Wellesley College CS230, Fall 2004
Every class is characterized by a contract that specifies the behavior of its methods -- that is, how instances of the class respond to messages. For each method, the contract specifies:
(There are additional aspects of the contract that we are intentionally ignoring for the time being.)
The contract defines an abstraction barrier between the users and the implementers of the class. A user of the class can expect that objects will behave as described in the contract, but cannot expect anything more than what is specified in the contract. An implementer of the class must ensure that objects fulfill the contract, but need not implement anything more than what is specified in the contract.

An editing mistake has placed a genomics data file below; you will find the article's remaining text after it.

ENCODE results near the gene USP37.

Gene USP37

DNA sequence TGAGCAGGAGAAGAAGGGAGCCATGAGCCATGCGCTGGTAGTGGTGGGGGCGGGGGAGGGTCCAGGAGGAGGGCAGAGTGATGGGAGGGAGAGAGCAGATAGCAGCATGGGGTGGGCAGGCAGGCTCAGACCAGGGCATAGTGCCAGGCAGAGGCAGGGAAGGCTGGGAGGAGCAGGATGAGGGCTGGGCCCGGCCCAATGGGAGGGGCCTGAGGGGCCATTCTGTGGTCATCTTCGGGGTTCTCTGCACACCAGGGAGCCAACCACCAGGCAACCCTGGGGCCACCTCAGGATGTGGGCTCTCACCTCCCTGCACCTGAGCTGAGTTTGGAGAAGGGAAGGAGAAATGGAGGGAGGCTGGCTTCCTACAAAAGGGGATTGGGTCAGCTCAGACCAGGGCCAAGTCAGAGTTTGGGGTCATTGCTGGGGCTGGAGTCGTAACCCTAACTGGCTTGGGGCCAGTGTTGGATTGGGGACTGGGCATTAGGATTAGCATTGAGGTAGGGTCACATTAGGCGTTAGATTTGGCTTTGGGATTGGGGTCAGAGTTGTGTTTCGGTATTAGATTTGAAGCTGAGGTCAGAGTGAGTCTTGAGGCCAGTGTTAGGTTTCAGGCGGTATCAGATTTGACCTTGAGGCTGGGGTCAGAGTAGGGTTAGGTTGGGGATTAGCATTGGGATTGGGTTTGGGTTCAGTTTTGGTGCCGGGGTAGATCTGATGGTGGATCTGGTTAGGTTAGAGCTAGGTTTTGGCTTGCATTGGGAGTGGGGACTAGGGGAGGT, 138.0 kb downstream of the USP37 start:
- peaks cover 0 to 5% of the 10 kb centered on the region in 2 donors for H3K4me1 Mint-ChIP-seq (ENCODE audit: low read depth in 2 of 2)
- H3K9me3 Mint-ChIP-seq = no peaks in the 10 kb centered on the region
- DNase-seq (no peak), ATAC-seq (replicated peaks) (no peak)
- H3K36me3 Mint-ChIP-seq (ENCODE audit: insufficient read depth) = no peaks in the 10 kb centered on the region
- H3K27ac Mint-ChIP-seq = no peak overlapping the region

In the programming community, another term for a contract is an Application Programming Interface (API). An API is the documentation that allows programmers to use the components of a software library as black-box abstractions. It turns out that every class in the standard Java distribution is a library component that is described by an API. The API for the entire Java Development Kit 1.1 (JDK 1.1) that we use in class can be found here.
The Java API can be daunting for the uninitiated. Keep in mind that you don't have to understand everything on the first pass. Indeed, there are some things you probably never need to understand! Treat the Java API as a useful reference document that you consult on a need-to-know basis.